Luedtke leading PSU York volleyball, from the court to Pink Out fundraisers

Thomas Kendziora
York Dispatch

Athletes don’t always need big stages and full stadiums to leave a legacy. Impacts can be made at small schools, in small gyms, and resonate all the same.

Last Thursday night at Penn State York’s Joe and Rosie Ruhl Student Community Center, pink posters were scattered across the walls in the name of breast cancer awareness. A table by the entrance had an empty cooler open for donations to the National Breast Cancer Foundation. Pink shirts dotted the crowd dispersed along one sideline of the intimate arena. 

The organizer of the Pink Out, Zoe Luedtke, was also the home team’s sole honoree on senior night. 

Zoe Luedtke (10) and her Penn State York volleyball teammates gather during a match in September. Luedtke organized a Pink Out fundraiser to support the fight against breast cancer on Thursday, Oct. 20.

Luedtke, a Bermudian Springs High School graduate, also organized this fundraiser in 2021, although this year’s event was more involved. The cause hits close to home, as her grandmother died of breast cancer before Luedtke was born. And her Nittany Lion teammates rallied around her.

“It’s something that’s really close to Zoe’s heart,” Penn State York athletic director Jeff Barkdoll said. “I think this just gives her a way of giving back and honoring her grandmother, which is really good to see. The other girls were all in here decorating, they all bought into the shirts and everything and just loved the whole idea. So I’m really, really proud of this team and Zoe’s leadership.”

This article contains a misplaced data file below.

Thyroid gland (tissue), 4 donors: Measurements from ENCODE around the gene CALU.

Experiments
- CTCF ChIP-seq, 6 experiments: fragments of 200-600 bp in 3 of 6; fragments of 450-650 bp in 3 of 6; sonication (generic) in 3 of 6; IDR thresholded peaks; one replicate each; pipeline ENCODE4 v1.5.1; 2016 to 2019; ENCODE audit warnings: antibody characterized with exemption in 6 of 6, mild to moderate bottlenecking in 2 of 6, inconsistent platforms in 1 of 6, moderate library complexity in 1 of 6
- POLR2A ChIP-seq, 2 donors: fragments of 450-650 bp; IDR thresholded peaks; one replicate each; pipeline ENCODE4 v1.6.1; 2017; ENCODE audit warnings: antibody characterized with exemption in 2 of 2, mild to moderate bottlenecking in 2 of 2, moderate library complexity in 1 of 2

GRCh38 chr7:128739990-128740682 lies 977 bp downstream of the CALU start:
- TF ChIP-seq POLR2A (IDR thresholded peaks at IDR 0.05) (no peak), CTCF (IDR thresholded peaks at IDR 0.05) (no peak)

Luedtke said she started planning for the event in July, giving her three months to prepare instead of last year’s one month. She ordered special pink shirts for players and coaches. Teammates helped design and hang the posters, and Luedtke spent most of Thursday decorating before the match.

A sign to honor those afflicted by breast cancer sits by the entrance of the Penn State York gym before Thursday's Pink Out volleyball match.

“I had a lot more time this year, I got better decorations … the posters, the team got together and we made them ourselves,” Luedtke said. “It just took more time.”

In the senior night ceremony, both Barkdoll and the coaches took the mic and spoke glowingly of Luedtke. Head coach Keith Hartman called her a cornerstone of his program. Luedtke received a gift bag and a crown as her parents joined her on the floor for pictures.

Once the match started, by the way, York defeated Penn State Wilkes-Barre in straight sets (25-15, 25-14, 25-15). The Lions then swept Penn State Schuykill at home in their regular-season finale on Saturday, finishing a perfect 12-0 in conference play and improving to 19-5 overall. York will host Schuykill again in Wednesday’s Penn State University Athletic Conference (PSUAC) quarterfinals.

And the Lions are doing all this with eight players — six on the floor and two on the bench. The small roster places an emphasis on well-rounded skill sets, and that’s exactly what this team has.

“We’re all really versatile,” Luedtke said. “It's not just one spot for everybody — we all can play just about any spot on the court. And we really vibe well together. We’re all friends outside of here, and none of us don't get along.”